French Horn Rebellion - Monday, May 26 - Crescent Ballroom
Various rebel forces have attacked those in power throughout history. However, it was two brothers from Wisconsin who finally stuck it to the French... horn, that is. French Horn Rebellion is an electro-pop duo consisting of Richard and David Perlick-Molinari. Together, the siblings have taken the world's greatest brass instrument and given it a bleepity-bloopity makeover. According to the group's website, Robert started playing the horn when he just 8 years old.
Eventually, music lessons paid off, and he found himself performing with the Chicago Civic Orchestra after earning a performance degree from Northwestern University. Robert, however, wanted more. Enter brother David, producer of MGMT's debut hit Time to Pretend. Together, David and Robert tackled the studio, laying down tracks peppered with French horn samples and heavy beats. -- Victor Gonzalez
Lindsey Stirling - Tuesday, May 27 - Marquee Theatre
What Warren Ellis and C. Spencer Yeh represent for experimental rock and Miri Ben-Ari once aspired to be for hip-hop, violinist Lindsay Stirling stands on the precipice of becoming for brostep: a welcome injection of conservatory-chic humanity. Hers is an appeal that extends beyond a series of provocative YouTube videos.
As her music proves, manic flurries of scissor-kicking bow slice make for a perfect compliment to sick-ass bass drops. Who knew that America's Got Talent would produce something this good? -- Raymond Cummings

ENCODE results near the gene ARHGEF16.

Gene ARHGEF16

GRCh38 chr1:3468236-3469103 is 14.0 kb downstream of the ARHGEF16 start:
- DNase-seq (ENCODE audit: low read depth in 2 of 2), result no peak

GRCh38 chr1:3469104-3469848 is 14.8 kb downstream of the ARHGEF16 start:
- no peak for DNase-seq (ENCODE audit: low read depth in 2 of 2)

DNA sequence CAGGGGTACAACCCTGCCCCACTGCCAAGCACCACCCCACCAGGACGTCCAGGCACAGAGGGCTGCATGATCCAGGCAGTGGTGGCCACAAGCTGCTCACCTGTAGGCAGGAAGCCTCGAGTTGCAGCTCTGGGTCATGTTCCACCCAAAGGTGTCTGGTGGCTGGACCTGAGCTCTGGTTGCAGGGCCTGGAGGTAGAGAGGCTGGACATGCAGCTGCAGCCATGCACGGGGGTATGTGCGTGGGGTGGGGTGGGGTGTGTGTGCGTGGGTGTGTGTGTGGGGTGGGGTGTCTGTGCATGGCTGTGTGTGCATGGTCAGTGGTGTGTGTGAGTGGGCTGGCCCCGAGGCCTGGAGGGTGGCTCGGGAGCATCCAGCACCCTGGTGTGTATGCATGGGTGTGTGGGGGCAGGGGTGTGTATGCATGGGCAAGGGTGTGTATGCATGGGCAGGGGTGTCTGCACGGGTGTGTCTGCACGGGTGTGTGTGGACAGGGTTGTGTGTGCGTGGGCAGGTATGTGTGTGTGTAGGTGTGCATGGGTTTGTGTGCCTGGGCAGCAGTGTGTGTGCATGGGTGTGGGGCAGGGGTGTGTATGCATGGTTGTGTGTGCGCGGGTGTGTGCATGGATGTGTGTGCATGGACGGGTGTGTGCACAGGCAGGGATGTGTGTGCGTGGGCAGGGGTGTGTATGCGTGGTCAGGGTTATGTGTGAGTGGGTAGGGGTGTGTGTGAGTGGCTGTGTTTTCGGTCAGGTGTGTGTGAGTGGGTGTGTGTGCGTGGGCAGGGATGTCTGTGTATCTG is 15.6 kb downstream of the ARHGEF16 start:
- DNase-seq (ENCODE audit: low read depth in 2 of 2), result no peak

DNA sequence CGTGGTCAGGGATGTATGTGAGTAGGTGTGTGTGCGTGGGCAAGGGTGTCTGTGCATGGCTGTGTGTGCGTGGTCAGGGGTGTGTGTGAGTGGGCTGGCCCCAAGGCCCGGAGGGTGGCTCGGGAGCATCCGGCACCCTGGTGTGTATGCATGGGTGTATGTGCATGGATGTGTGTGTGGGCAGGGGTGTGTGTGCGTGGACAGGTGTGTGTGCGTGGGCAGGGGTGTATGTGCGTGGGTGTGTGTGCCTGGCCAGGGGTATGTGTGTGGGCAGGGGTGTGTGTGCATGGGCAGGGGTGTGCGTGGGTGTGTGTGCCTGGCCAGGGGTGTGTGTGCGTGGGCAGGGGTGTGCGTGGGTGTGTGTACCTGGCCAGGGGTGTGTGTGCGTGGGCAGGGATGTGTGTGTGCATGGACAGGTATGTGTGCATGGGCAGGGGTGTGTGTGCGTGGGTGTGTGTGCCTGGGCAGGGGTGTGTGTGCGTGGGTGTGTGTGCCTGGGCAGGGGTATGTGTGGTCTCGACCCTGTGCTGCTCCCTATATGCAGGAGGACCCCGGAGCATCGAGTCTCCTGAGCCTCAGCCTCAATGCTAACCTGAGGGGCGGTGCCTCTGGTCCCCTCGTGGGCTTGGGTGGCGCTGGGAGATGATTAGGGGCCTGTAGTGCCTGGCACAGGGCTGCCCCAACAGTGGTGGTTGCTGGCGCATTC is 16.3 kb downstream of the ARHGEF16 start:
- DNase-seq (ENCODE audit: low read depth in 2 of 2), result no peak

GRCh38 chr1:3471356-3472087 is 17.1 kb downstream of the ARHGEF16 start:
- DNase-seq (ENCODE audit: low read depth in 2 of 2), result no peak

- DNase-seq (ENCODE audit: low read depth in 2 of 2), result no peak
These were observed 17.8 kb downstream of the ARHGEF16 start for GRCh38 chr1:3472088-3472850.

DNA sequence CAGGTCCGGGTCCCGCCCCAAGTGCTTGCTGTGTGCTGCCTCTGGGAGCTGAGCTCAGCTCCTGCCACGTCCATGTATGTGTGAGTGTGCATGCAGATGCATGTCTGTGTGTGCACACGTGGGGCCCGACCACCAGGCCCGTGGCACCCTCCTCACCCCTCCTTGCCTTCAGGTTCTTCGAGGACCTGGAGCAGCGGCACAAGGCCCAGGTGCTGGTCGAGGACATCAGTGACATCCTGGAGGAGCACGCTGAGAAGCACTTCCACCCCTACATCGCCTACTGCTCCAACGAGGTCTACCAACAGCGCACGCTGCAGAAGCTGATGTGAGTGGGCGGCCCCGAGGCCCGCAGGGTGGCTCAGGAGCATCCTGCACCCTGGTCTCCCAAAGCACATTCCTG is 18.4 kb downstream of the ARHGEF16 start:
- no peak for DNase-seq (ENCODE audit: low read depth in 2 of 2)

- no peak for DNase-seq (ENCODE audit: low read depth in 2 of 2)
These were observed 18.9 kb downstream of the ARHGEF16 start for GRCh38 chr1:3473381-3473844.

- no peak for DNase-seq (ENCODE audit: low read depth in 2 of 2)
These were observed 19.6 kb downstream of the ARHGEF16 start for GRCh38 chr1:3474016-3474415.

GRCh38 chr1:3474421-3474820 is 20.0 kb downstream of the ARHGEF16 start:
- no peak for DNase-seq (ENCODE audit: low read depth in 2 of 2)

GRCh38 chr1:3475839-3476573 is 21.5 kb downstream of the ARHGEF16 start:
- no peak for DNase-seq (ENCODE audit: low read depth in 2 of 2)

Protomartyr - Wednesday, May 27 - Last Exit Live
Detroit's Protomartyr debuted in 2012 with No Passion All Technique, a title at once representative of the articulate post-punk band and not. Behind Joe Casey's dead-eyed husk in the tradition of Mark E. Smith and Colin Newman, his bandmates' pummeling drums and continually humming, often erupting feedback roil with the love and hate of living in a city Casey calls both home and a "hole" on their new album, Under Color of Official Right. Almost stately on record, Protomartyr find catharsis onstage, giving noisy vent to their frustrations. -- Harley Oliver Brown
The Meatmen - Tuesday, May 27 - Yucca Tap Room
The Meatmen coined one of the great rock & roll slogans, immortalized as the title of the hardcore legend's 1983 album, We're the Meatmen...and You Suck!!. The main Meatman is singer Tesco Vee, a towering, infamous figure who founded the Touch and Go zine, which famously grew into a seminal indie label over the course of the '80s.
Before it really took off, however, Vee sold the brand, moved to Washington, D.C., and formed his band. The Meatmen antagonized and entertained with equal relish, lampooning rock and hardcore. Vee was known for taking the stage on a moped in a cloud of smoke. Vee reconvened a version of the band in 2008, and its shows are still a flurry of confetti and costumes. -- D.X. Ferris